All you need to know regarding the housing market in Toronto, Canada and abroad.
This week in Toronto: Buyers finding it harder to move from condos to houses, condo buyers get what they pay for and too many rushing into becoming real estate agents?
Elsewhere: How HGTV has left viewers with beautiful kitchens and empty pockets and property booms in the latest US tax haven of Puerto Rico.
This week from Realosophy.com
Homebuyers face tougher time trading up from condo to house, TD warns (The Globe and Mail)
That means that “more choice and better affordability” in the condo market may well keep people from buying up to single family homes, as will the widening price difference that now stands at some $200,000.
It seems like every other person you meet is running out to obtain a real-estate licence these days, including the gas-station attendant who filled up my car last week. The numbers don’t lie: There are now upwards of 40,000 agents in the GTA alone, which is about double the Toronto Real Estate Board’s (TREB) count from just a decade ago. Even if everyone you know is jumping into home sales, it’s still worth carefully considering the costs associated with the business.
“Sometimes you have to invest more up front in order to save later,” says Lehrer, who has a PhD in urban planning. “If I had the authority to advise, I would actually suggest that the entire building industry produce higher-quality condominiums over all, and that, of course, means higher prices.”
Banks urged to be responsible about householding lending (Toronto Star)
The problem is, with the cushion of dropping interest rates essentially gone, “the ability of the household sector as a whole to absorb major shocks is less now than it was a decade ago.”
Capt. Cathy Robertson of Toronto Fire Services says the property had multiple fire code violations including obstructed exits, a lack of operating smoke alarms along with missing fire extinguishers and exit signs.
'HGTV effect' pushes home renovation spending to record $63-billion (Financial Post)
Renovation spending has been rising for 15 straight years and reached a record $63.4-billion in 2013, which accounted for 3.7% of total Canadian gross domestic product, Altus said. More money is being spent on renovation than on all new home construction.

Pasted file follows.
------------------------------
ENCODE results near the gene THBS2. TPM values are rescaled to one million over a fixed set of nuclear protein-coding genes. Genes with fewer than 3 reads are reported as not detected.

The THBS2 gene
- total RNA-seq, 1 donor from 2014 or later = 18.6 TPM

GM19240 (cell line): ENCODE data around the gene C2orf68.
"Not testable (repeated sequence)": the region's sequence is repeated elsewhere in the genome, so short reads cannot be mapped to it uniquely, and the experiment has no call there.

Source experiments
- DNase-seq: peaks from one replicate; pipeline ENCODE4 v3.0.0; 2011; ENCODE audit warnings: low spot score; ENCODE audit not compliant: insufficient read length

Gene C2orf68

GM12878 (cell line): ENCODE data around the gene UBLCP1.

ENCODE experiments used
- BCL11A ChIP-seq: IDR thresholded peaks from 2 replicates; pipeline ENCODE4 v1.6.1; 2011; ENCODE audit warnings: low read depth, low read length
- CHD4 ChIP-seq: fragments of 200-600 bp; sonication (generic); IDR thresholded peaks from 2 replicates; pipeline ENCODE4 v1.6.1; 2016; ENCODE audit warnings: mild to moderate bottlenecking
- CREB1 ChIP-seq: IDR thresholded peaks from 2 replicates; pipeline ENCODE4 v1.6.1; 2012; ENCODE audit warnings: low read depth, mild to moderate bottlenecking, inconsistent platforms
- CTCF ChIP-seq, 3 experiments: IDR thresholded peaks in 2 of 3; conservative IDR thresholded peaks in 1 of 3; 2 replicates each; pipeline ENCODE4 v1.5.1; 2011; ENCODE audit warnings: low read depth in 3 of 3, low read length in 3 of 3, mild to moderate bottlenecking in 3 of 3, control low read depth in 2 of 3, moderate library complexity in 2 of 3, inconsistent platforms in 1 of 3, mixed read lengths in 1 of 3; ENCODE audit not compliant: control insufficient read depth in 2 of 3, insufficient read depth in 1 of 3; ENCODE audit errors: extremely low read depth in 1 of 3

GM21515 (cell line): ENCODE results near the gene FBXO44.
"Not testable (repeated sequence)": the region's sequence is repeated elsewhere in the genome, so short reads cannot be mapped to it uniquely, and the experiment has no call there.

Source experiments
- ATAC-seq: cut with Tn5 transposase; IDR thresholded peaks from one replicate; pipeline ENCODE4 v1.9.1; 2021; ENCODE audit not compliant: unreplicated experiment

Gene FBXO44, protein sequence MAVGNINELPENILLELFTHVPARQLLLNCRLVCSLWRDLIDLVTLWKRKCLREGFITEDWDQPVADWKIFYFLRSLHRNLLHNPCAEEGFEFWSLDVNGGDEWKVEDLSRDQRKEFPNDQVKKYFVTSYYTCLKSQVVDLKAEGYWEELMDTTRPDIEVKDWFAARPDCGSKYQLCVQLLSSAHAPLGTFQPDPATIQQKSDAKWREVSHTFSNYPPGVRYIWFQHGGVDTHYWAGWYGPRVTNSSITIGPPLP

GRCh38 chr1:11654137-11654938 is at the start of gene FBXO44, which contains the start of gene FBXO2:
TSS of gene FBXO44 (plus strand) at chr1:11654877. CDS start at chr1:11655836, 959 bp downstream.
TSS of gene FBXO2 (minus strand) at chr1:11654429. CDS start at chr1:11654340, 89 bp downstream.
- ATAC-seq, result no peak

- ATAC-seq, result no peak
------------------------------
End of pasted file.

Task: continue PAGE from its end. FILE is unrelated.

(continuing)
But almost all parts of the world that are at risk are seeing parallels with Canada’s situation -- years of very low interest rates that have led to large increases in debt and possible asset price bubbles, including in real estate.
Albertans look to Okanagan for new homes (The Globe and Mail)
The other advantage is the value. The Albertan market is strong, so the Tilleys got a good price for their Chestermere house and parlayed it into better value in B.C.
Atlanta: no longer the King of Sprawl (Atlanta Business Chronicle)
There is still sprawl, up and along the I-75 and I-85 corridors, but something very different is happening close to the traditional city center. There are three characteristics that make these new residence areas a dramatic change from what Atlanta has traditionally been known for and supported.
Puerto Rico: Tropical Tax Haven for America's Super Rich (Bloomberg Businessweek)
The government gives a tax break for businesses that move to Puerto Rico and provide services outside the country, perfect for a hedge fund with clients in New York and London. These firms pay only a 4 percent corporate tax, compared with 35 percent on the mainland. About 270 companies have applied for this incentive, according to officials.
On Tuesday, U.S. Treasury Secretary Jacob Lew said that China’s real estate market was concerning, but he didn’t see any signs of a dangerous property bubble. He said there was a possibility of a bubble but noted that China had an “awful amount of tools” to stop it.
South Korea's National Pension Service (NPS) has hired a U.S.-based advisor to invest $400 million in Asian real estate, as the world's fourth-largest pension fund looks to increase its exposure to property in its home region.
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